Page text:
Tuesday, January 18, 2011

Using HTML5 Speech Recognition with Pandorabots



We found an interesting and simple demo of speech recognition in HTML5 in this presentation on slide 25. To make the demo work with ALICE and Pandorabots, we had to make only a slight change to our custom HTML input files.

Here is a demo of the Fake Captain Kirk bot using speech recognition: Talking Animated Fake Kirk with Voice Input (Requires Chrome browser).


Note: The demo uses the Google Speech API. At the time of this writing, not all browsers yet support this HTML5 feature. We have found it works in Google Chrome.  Furthermore, we have only tested it successfully with Windows 7.

The only change was to replace 

<input type="text" size="60" name="input"/> 
with 
<input type="text" size="60" name="input" x-webkit-speech /> 

There are a couple of "tricks" you need to know to test the speech API:

1. Click on the little mic icon to begin speaking. The speech API will detect when you have finished speaking and, when it has finished processing, will display the text it detected in the text area.

2. If you are satisfied with what the speech API detected, click the "Say" button to transmit it to the bot.


The quality of the speech recognition may not seem very high. There are a number of factors that affect the accuracy of speech recognition: the quality of the microphone, background noise, the accent of the speaker, the type of sound card on your computer and so on. Pandorabots has no control over the Google voice recognition software, but the results should be comparable to using the Google voice API with any other application.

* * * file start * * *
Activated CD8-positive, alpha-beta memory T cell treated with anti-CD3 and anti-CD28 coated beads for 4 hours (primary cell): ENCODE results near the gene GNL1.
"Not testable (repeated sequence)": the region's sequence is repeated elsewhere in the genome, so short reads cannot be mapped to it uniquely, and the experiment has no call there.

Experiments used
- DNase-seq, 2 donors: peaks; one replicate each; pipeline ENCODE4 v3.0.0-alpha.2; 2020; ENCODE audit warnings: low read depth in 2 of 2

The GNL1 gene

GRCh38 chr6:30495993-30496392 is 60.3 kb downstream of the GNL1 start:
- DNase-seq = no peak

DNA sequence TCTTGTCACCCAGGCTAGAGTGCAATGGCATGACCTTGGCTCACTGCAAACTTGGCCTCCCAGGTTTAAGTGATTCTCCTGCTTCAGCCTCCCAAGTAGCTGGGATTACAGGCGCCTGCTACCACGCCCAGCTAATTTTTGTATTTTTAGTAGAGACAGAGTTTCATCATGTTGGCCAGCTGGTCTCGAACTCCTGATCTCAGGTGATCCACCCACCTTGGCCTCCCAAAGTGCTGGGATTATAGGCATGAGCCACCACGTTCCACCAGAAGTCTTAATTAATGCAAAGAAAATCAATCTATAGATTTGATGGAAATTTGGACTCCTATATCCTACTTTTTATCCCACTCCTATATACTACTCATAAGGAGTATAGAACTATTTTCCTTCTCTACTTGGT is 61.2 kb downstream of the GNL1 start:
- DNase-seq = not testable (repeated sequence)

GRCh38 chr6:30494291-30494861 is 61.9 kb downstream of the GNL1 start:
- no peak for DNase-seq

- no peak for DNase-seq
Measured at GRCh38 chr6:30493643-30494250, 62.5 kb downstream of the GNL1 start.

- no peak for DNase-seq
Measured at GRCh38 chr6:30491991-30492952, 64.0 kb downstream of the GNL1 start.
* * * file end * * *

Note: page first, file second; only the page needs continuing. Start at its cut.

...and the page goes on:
Enabling Chrome Voice API

The Chrome voice recognition API may not be enabled by default. Follow these steps to create a shortcut to Chrome with voice recognition enabled.

1. Create a desktop shortcut to Google chrome with copy and paste. (You may also want to rename this shortcut something like "Chrome Voice").

2. Right click on the shortcut and select "Properties"

3. On the Shortcut tab, modify the Target field to include the flag "--enable-speech-input". For example if the Target was originally 
C:\Users\drwallace\AppData\Local\Google\Chrome\Application\chrome.exe 
change it to 
C:\Users\drwallace\AppData\Local\Google\Chrome\Application\chrome.exe --enable-speech-input

4. Click OK and use this Chrome Voice shortcut to enable speech recognition.

    1 comment:

    1. FYI... I've gotten it to work with Chrome on WinXP. I had a nice, brief conversation with Fake Captain Kirk. :)

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